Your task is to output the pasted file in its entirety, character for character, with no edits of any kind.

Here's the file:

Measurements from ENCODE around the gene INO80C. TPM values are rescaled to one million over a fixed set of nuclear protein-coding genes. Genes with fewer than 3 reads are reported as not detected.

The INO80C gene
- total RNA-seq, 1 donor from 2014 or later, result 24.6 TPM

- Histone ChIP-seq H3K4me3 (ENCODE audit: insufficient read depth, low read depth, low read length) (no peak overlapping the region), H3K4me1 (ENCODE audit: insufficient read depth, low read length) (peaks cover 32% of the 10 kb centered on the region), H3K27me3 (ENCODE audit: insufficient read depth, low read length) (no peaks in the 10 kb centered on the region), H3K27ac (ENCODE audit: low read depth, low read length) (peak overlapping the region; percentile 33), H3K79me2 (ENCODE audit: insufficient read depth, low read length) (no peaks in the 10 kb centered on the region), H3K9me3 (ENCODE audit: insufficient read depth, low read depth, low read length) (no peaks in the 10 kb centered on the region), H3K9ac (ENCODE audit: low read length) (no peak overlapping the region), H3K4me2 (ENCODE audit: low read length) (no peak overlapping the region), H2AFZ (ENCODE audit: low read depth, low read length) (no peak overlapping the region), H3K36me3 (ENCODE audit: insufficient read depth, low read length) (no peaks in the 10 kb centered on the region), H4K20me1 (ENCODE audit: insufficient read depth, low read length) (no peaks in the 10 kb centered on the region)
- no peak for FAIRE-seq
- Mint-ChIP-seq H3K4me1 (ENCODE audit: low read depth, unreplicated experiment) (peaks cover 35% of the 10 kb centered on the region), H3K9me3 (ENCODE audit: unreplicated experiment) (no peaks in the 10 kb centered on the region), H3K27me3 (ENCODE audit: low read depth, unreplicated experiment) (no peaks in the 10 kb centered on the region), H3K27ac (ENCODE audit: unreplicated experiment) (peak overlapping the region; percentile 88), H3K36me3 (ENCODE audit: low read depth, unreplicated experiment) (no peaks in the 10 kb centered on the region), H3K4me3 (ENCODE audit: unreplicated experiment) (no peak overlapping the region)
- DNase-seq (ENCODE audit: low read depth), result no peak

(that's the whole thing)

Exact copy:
Measurements from ENCODE around the gene INO80C. TPM values are rescaled to one million over a fixed set of nuclear protein-coding genes. Genes with fewer than 3 reads are reported as not detected.

The INO80C gene
- total RNA-seq, 1 donor from 2014 or later, result 24.6 TPM

- Histone ChIP-seq H3K4me3 (ENCODE audit: insufficient read depth, low read depth, low read length) (no peak overlapping the region), H3K4me1 (ENCODE audit: insufficient read depth, low read length) (peaks cover 32% of the 10 kb centered on the region), H3K27me3 (ENCODE audit: insufficient read depth, low read length) (no peaks in the 10 kb centered on the region), H3K27ac (ENCODE audit: low read depth, low read length) (peak overlapping the region; percentile 33), H3K79me2 (ENCODE audit: insufficient read depth, low read length) (no peaks in the 10 kb centered on the region), H3K9me3 (ENCODE audit: insufficient read depth, low read depth, low read length) (no peaks in the 10 kb centered on the region), H3K9ac (ENCODE audit: low read length) (no peak overlapping the region), H3K4me2 (ENCODE audit: low read length) (no peak overlapping the region), H2AFZ (ENCODE audit: low read depth, low read length) (no peak overlapping the region), H3K36me3 (ENCODE audit: insufficient read depth, low read length) (no peaks in the 10 kb centered on the region), H4K20me1 (ENCODE audit: insufficient read depth, low read length) (no peaks in the 10 kb centered on the region)
- no peak for FAIRE-seq
- Mint-ChIP-seq H3K4me1 (ENCODE audit: low read depth, unreplicated experiment) (peaks cover 35% of the 10 kb centered on the region), H3K9me3 (ENCODE audit: unreplicated experiment) (no peaks in the 10 kb centered on the region), H3K27me3 (ENCODE audit: low read depth, unreplicated experiment) (no peaks in the 10 kb centered on the region), H3K27ac (ENCODE audit: unreplicated experiment) (peak overlapping the region; percentile 88), H3K36me3 (ENCODE audit: low read depth, unreplicated experiment) (no peaks in the 10 kb centered on the region), H3K4me3 (ENCODE audit: unreplicated experiment) (no peak overlapping the region)
- DNase-seq (ENCODE audit: low read depth), result no peak